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What's the Difference Between Engineered and Solid Hardwood Flooring?

Every homeowner knows the importance of good flooring, especially since floors are one of the main home surfaces that will mirror abrasion. Also, anyone who has watched home renovation shows on TV or YouTube has seen the attention given to flooring.
There are many things to consider when choosing the type of flooring. If you decide to go the hardwood route, here are some of the crucial factors to take into account:
Hardwood types
There are many types available in the market. However, experts recommend two, namely solid hardwood or engineered hardwood.
One can either purchase finished hardwood or raw hardwood. If you decide to buy this type of hardwood flooring, it becomes much easier to install; also, you will know how to coordinate all other interior design elements for your house, for instance, cabinets and textiles.
If you prefer doing the finish at the site, then you have to rely on the contractor to do an excellent job. The good thing is that onsite finishing allows homeowners to customize the flooring sealant and color.
Type of finish
There are two main categories of home finishes, namely: polyurethane and oil. Oil finishing is both aesthetically pleasing and cheaper to maintain. However, it is less durable and not damp proof.
Although it may not be expensive to keep refinishing, you have to do it often. Polyurethane, on the other hand, is impermeable to stains and can withstand scratches. However, if and when you decide to do maintenance, it is more involving, and you may have to replace various floorboards.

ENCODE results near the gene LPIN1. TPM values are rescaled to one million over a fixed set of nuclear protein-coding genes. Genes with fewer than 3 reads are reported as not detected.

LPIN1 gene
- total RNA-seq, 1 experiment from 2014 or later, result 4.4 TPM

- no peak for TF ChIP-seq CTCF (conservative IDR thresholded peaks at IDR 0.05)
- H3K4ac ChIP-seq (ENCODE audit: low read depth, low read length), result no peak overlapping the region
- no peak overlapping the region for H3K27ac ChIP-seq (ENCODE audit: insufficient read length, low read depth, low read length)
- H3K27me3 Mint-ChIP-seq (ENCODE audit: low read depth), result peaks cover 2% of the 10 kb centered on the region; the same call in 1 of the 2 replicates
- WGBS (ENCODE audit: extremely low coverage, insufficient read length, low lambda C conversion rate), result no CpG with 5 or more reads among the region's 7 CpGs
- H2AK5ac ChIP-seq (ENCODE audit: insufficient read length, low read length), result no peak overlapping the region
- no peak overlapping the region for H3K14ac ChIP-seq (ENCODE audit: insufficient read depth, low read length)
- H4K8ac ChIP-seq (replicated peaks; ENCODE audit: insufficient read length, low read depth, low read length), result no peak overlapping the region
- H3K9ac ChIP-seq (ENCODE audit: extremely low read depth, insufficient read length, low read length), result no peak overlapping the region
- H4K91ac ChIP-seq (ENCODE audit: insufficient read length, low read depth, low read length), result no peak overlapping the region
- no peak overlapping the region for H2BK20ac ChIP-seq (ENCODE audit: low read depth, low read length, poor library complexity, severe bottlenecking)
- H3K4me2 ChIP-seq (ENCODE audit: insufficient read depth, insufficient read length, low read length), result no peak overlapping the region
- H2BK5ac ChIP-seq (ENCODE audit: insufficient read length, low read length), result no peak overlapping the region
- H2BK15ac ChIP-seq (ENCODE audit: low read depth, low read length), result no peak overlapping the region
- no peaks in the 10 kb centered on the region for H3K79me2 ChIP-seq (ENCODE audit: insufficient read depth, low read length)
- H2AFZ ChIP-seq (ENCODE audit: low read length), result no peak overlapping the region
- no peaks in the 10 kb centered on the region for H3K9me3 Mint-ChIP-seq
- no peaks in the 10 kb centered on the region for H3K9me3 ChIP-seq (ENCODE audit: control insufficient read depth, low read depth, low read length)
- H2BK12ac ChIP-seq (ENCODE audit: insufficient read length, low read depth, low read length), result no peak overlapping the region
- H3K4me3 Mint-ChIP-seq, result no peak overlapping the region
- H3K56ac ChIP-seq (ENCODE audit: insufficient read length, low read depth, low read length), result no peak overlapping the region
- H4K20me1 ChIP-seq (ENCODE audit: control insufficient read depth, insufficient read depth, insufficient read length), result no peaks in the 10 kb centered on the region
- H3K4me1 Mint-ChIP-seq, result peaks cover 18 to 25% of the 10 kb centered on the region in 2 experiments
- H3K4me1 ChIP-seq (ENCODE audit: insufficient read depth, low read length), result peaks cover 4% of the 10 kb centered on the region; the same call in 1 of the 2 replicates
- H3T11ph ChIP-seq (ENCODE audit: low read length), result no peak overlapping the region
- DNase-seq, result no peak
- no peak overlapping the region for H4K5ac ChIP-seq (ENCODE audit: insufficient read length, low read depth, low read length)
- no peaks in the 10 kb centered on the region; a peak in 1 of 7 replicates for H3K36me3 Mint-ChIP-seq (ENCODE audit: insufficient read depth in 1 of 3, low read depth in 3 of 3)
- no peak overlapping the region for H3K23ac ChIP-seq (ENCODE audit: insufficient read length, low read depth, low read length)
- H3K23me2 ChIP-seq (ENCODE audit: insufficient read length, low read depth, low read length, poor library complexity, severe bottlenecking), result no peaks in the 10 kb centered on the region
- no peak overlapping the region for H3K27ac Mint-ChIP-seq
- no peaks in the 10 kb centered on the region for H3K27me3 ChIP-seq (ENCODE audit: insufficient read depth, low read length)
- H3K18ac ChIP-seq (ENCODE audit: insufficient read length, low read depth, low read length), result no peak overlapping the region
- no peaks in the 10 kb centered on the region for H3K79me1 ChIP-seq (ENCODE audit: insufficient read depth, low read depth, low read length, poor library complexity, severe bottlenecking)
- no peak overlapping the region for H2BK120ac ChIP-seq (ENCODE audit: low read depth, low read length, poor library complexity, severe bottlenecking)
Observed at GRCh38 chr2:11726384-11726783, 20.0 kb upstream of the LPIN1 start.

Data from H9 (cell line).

Hardwood grain pattern
There are three ways in which logs are cut, namely: rift-sawn, plain-sawn, and quarter-sawn. The choice depends on the homeowner's desire. For instance, if you are going for a more rustic look, then plain-sawn is the best option.
Hardwood plank width
Traditionally, contractors used either a 2-inch or 3-inch width for all planks. Today, the planks are much wider. One thing to note is that wider planks are more expensive, so you should only go for this type of planks if you are willing to make a dent in your pockets.
Now that we know the key factors to consider, for the next section, we shall pay particular attention to engineered and solid hardwood flooring, their different properties, installation, costs, and durability. This will help you determine which hardwood type is right for you.
Engineered vs. Solid Hardwood Flooring
Solid hardwood flooring consists of narrow boards that have highly compact seams between each board. This type of flooring comes in a variety of colors, such as white oak, brown walnut, graphite, and grey-toned solid hardwood. There's also a range of species, and the five main ones are walnut, maple, oak, cherry, and hickory. What's more, is that solid hardwood flooring is available in both prefinished flooring and raw unfinished flooring.
Engineered hardwood, on the other hand, is wider and less compact with grooves between each flooring board. This is because of its beveled edges, unlike those found in solid hardwood flooring. Additionally, this type of flooring is almost always available and has fewer colors as well as species.
There are three directions in which all types of wood move, namely: tangential, longitudinal, and radial.
Solid hardwood flooring has very thick flooring boards of about ¾ inch. Also, their interaction with moisture makes it harder to install. Only a qualified contractor should install this type of flooring. Our hair shrinks when it's cold and grows during the humid season. Solid flooring behaves similarly to our hair. These flooring boards will shrink during winter and expand during summer when there's humidity.
Therefore, whoever does the installation must leave enough space that will allow such shrinkage and expansion. If done badly, the floorboards will either buckle or become extremely wide during winter. The only method for installation is nailing to the subfloor. Experts advise against using solid hardwood in wet areas such as bathrooms as well as laundry areas. Kitchens are also not suitable due to moisture, heat, and the high probability of damage from falling utensils.